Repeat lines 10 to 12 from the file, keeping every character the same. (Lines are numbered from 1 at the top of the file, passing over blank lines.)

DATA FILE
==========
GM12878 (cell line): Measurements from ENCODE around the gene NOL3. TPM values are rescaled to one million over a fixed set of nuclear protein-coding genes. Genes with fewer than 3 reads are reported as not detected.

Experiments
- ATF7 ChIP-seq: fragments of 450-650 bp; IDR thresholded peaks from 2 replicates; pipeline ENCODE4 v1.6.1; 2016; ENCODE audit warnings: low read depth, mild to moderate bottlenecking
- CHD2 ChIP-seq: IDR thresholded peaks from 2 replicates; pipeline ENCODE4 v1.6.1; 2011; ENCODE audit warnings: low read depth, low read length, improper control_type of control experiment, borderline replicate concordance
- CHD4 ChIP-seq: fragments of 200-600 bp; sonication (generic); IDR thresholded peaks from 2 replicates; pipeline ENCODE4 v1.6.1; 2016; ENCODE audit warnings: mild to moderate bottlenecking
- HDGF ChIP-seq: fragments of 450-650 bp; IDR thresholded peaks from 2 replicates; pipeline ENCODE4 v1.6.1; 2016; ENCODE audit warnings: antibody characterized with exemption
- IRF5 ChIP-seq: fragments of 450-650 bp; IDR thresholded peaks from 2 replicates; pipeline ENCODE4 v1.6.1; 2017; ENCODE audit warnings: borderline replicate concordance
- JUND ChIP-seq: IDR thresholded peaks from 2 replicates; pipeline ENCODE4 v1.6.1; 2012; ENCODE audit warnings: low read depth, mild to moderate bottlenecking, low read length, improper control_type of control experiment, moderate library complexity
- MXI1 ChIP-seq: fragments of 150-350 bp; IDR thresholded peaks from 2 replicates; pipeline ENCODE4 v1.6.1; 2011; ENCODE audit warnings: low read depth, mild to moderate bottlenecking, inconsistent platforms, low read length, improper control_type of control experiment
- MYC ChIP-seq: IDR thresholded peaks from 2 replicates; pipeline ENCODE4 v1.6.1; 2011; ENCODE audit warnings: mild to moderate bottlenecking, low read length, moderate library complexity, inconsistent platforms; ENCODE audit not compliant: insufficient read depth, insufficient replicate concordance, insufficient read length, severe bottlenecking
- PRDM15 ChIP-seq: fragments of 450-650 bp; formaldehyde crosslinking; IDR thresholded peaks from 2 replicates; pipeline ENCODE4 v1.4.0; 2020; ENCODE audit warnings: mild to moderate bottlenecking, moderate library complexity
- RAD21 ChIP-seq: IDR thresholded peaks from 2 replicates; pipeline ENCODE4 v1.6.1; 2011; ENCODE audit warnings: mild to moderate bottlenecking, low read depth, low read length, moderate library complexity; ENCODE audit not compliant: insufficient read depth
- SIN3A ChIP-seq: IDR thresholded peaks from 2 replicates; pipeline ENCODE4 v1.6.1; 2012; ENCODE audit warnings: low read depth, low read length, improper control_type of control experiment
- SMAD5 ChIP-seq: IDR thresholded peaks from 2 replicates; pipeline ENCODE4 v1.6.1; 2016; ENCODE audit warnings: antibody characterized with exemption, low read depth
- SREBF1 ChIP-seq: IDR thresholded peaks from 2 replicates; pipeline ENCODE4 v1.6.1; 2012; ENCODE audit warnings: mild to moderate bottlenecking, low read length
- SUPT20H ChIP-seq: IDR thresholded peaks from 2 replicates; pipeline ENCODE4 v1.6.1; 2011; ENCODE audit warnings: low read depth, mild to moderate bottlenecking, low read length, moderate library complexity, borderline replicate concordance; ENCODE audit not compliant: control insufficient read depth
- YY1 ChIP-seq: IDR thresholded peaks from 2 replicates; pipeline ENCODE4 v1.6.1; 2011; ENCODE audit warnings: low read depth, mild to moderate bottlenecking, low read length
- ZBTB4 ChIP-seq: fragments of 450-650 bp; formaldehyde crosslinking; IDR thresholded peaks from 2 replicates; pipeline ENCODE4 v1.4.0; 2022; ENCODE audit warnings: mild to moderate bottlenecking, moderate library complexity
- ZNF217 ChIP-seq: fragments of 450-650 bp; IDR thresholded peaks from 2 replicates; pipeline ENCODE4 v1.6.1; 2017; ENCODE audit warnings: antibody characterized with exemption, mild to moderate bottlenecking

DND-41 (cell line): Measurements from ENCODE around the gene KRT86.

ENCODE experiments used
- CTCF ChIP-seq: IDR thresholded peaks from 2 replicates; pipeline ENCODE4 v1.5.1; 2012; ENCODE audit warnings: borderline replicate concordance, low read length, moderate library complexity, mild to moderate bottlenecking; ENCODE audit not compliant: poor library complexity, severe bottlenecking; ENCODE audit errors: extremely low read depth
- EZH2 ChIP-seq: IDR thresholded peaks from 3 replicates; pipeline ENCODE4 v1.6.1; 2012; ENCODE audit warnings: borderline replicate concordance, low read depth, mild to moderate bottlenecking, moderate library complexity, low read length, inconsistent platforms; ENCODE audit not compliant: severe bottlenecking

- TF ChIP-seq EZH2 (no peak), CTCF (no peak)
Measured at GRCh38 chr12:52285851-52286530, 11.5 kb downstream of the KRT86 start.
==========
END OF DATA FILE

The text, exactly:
- MYC ChIP-seq: IDR thresholded peaks from 2 replicates; pipeline ENCODE4 v1.6.1; 2011; ENCODE audit warnings: mild to moderate bottlenecking, low read length, moderate library complexity, inconsistent platforms; ENCODE audit not compliant: insufficient read depth, insufficient replicate concordance, insufficient read length, severe bottlenecking
- PRDM15 ChIP-seq: fragments of 450-650 bp; formaldehyde crosslinking; IDR thresholded peaks from 2 replicates; pipeline ENCODE4 v1.4.0; 2020; ENCODE audit warnings: mild to moderate bottlenecking, moderate library complexity
- RAD21 ChIP-seq: IDR thresholded peaks from 2 replicates; pipeline ENCODE4 v1.6.1; 2011; ENCODE audit warnings: mild to moderate bottlenecking, low read depth, low read length, moderate library complexity; ENCODE audit not compliant: insufficient read depth